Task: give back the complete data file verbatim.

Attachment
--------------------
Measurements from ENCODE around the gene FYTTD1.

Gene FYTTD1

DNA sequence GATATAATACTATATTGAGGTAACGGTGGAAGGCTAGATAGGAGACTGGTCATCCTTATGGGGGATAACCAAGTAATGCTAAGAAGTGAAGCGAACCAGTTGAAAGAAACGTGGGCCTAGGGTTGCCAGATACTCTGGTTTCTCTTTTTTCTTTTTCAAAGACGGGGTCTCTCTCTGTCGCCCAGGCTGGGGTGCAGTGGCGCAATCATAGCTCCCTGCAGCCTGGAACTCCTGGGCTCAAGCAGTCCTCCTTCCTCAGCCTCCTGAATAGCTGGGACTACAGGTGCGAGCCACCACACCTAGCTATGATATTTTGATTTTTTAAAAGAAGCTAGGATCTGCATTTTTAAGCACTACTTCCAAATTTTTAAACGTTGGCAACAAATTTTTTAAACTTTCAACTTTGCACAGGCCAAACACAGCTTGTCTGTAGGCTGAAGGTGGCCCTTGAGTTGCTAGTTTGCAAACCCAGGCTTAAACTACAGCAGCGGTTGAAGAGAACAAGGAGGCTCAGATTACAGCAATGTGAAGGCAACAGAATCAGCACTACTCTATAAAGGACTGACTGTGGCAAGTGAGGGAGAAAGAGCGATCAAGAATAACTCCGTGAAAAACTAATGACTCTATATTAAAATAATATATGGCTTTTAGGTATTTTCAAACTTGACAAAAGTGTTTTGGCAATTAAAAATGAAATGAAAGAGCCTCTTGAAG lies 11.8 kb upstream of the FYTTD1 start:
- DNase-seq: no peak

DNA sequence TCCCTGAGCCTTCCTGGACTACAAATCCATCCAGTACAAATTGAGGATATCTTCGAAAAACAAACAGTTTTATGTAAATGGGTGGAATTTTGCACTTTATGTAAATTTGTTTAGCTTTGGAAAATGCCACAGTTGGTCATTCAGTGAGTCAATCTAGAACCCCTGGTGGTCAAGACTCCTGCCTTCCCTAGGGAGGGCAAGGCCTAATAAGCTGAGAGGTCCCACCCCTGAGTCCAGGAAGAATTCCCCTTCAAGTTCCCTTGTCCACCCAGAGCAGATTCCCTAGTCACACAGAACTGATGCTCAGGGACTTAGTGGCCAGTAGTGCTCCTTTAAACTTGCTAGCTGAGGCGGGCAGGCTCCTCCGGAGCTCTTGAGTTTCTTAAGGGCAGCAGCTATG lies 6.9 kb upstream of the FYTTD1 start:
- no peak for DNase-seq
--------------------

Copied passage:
Measurements from ENCODE around the gene FYTTD1.

Gene FYTTD1

DNA sequence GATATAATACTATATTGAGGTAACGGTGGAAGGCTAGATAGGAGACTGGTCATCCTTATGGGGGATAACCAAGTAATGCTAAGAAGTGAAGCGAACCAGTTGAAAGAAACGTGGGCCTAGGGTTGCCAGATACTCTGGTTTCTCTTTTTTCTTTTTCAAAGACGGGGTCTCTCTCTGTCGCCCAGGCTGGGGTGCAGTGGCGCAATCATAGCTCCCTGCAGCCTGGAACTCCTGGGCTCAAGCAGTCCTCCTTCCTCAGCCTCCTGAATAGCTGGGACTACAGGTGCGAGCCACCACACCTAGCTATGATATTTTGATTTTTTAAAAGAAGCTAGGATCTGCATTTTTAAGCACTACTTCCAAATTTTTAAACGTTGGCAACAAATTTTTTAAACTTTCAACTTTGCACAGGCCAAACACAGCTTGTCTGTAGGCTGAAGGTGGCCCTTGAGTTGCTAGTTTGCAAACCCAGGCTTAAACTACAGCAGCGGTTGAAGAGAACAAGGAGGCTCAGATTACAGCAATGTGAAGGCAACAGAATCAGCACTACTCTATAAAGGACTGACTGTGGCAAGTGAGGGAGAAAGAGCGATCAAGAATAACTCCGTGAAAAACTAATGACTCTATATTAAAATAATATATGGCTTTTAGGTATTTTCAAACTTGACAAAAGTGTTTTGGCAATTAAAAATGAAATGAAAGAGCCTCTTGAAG lies 11.8 kb upstream of the FYTTD1 start:
- DNase-seq: no peak

DNA sequence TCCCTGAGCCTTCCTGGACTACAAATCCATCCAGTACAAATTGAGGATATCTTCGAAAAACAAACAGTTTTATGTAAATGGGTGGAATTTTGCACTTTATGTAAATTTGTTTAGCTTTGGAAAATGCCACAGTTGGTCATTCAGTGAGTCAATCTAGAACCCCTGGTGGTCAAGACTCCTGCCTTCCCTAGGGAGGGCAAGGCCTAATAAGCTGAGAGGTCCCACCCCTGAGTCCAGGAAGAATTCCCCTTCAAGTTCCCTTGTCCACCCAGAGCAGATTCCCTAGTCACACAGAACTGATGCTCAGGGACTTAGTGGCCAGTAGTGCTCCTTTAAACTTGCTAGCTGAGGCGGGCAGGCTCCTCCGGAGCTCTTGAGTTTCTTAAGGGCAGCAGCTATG lies 6.9 kb upstream of the FYTTD1 start:
- no peak for DNase-seq